Department of Clinical Chemistry, Lund University, University Hospital, Malmö, Sweden.
Source
Thromb Res. 1997 Feb 1;85(3):237-43
Date
Feb-1-1997
Language
English
Publication Type
Article
Keywords
Adult
Aged
Base Sequence
Exons
Factor V - genetics
Female
Genotype
Humans
Male
Middle Aged
Molecular Sequence Data
Point Mutation
Protein C - genetics - metabolism
Restriction Mapping
Sweden
Abstract
A point mutation (FV:R506Q) in the human coagulation factor V gene is associated with resistance to activated protein C and life-long increased risk of venous thrombosis. The mutation is common in populations of Caucasian origin but virtually absent among other populations. In this study of 140 healthy Swedish volunteers and 110 homozygotes for the FV:R506Q mutation, we determined the allele frequencies of the FV:R506Q mutation and four other dimorphisms, C/T at nucleotide positions 2298 and 2325, and A/G at nucleotide positions 2379 and 2391. Manifest linkage disequilibrium was found between the FV:R506Q mutation and the four different dimorphisms. The finding of a single FV:R506Q haplotype in all homozygotes constitutes strong evidence of a common ancestor of Swedish individuals with the FV:R506Q mutation.
PubMed ID
9058498 View in PubMed
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Adult-onset diabetes mellitus and neurosensory hearing loss in maternal relatives of MELAS patients in a family with the tRNA(Leu(UUR)) mutation.

https://arctichealth.org/en/permalink/ahliterature48543
Source
Neurology. 1993 May;43(5):1015-20
Publication Type
Article
Date
May-1993
Author
A M Remes
K. Majamaa
R. Herva
I E Hassinen
Author Affiliation
Department of Medical Biochemistry, University of Oulu, Finland.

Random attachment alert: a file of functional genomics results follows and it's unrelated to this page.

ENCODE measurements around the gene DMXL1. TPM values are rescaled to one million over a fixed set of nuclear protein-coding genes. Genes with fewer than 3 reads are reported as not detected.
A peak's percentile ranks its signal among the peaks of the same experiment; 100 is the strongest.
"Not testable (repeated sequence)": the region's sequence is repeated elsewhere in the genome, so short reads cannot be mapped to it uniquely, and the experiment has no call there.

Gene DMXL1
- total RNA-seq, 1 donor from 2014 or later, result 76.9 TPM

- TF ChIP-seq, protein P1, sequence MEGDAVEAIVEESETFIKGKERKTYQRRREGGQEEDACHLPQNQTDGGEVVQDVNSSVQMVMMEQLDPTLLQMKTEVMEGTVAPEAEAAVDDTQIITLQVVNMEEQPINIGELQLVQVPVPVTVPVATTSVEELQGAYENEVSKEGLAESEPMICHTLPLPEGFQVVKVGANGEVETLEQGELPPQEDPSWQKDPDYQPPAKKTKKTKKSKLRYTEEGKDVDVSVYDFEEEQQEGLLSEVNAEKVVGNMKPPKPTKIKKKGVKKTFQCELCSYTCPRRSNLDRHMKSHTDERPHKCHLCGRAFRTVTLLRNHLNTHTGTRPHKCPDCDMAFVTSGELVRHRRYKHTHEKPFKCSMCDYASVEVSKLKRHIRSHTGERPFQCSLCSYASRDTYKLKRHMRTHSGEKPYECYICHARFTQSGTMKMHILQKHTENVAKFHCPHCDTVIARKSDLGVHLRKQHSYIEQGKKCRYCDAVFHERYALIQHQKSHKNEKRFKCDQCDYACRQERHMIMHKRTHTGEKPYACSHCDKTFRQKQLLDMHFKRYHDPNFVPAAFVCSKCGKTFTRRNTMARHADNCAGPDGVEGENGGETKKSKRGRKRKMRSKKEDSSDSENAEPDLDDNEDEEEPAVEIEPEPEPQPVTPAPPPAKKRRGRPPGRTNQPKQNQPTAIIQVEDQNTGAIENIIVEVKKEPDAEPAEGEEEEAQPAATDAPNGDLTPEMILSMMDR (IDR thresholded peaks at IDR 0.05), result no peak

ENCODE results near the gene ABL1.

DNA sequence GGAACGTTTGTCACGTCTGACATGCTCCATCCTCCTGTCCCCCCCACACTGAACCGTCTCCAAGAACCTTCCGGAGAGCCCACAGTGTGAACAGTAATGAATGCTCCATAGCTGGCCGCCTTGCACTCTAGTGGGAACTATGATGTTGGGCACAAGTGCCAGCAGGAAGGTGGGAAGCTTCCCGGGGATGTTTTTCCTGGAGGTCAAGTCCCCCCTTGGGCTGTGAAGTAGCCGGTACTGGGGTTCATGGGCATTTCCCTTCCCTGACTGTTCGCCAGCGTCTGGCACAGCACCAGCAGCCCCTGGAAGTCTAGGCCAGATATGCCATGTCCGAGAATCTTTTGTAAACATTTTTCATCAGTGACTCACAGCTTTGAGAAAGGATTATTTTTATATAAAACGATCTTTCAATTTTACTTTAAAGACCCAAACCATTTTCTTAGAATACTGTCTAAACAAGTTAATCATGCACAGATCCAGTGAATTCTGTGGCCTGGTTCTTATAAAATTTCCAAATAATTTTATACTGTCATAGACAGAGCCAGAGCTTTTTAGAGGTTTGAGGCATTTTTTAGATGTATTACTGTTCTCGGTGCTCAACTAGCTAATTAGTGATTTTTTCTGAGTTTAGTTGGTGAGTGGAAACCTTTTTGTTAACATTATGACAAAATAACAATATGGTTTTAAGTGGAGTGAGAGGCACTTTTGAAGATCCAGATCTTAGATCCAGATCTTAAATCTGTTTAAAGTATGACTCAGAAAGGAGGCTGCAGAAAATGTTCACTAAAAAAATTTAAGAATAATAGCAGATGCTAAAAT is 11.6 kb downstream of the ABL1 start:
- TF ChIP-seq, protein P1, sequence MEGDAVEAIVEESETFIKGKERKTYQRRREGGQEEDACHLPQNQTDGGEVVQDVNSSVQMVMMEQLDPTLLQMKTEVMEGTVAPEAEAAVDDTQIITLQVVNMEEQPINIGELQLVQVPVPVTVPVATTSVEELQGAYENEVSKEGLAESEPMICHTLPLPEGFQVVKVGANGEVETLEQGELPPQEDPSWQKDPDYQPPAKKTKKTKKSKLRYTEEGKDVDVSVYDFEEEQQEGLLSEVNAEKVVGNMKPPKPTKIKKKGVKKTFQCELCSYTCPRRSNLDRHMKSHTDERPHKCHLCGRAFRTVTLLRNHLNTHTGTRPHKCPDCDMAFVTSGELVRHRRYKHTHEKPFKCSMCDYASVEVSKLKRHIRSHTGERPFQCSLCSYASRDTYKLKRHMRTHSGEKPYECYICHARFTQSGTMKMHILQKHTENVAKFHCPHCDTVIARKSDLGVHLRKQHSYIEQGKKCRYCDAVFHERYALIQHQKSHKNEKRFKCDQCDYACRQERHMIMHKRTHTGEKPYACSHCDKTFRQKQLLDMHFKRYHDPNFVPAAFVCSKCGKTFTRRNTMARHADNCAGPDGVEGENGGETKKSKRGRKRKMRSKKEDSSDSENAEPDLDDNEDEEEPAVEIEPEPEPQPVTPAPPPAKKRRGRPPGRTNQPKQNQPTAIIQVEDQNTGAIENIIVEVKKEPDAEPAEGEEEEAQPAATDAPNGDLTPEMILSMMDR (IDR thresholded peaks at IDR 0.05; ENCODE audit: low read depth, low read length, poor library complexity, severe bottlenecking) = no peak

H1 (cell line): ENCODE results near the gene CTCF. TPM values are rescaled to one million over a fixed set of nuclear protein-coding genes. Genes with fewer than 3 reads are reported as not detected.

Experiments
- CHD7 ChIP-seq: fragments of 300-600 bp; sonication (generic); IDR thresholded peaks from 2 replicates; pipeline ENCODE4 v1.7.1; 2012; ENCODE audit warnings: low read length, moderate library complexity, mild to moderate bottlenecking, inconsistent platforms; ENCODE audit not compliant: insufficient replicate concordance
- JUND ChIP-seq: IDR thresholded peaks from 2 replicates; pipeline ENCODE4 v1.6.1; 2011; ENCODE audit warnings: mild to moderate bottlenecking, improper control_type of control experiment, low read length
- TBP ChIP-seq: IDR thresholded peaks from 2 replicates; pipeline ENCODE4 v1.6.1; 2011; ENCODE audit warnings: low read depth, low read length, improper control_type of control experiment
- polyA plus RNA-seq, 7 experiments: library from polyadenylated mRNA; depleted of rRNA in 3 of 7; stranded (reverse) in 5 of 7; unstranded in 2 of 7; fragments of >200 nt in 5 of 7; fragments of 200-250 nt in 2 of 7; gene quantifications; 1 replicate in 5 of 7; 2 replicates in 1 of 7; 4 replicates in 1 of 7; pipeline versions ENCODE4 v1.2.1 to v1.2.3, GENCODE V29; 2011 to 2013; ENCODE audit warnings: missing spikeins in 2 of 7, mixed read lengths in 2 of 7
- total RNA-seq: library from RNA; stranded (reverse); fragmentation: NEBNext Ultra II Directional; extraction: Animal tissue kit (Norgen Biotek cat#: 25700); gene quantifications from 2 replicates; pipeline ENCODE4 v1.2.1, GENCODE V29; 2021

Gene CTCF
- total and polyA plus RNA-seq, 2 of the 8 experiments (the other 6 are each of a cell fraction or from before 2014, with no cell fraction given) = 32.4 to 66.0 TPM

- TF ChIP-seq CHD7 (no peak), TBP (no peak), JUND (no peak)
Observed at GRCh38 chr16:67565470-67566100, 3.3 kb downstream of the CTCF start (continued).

Source
Neurology. 1993 May;43(5):1015-20
Date
May-1993
Language
English
Publication Type
Article
Keywords
Adult
Base Sequence
DNA, Mitochondrial - genetics - isolation & purification
Diabetes Mellitus, Type 2 - genetics
Female
Hearing Loss, Sensorineural - genetics
Humans
Kidney - metabolism
MELAS Syndrome - genetics
Male
Mitochondria - metabolism
Mitochondria, Heart - metabolism
Mitochondria, Muscle - metabolism
Pedigree
Point Mutation
Polymerase Chain Reaction
RNA, Transfer, Leu - genetics
Research Support, Non-U.S. Gov't
Abstract
We describe a family with three cases of "clinically incomplete mitochondrial encephalomyopathy, lactic acidosis, and strokelike episodes (MELAS) syndrome" in which heteroplasmic tRNA(Leu(UUR)) mutation at nucleotide 3243 of the mitochondrial DNA was present in three generations. The amount of mutant genome varied among tissues: it was 60% in the kidney, 72% in the cardiac muscle, and 91% in the liver of the female proband's affected brother and 63% in the kidney, 71% in the cardiac muscle, and 71% in the liver of the female proband's perinatally deceased son. The tRNA(Leu(UUR)) mutation was also carried by the siblings of the proband's affected mother. None of them had any clinical signs of MELAS syndrome. This syndrome has the new feature of being associated with adult-onset diabetes mellitus, neurosensory hearing loss, and short stature.
PubMed ID
8492919 View in PubMed
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355 records – page 1 of 36.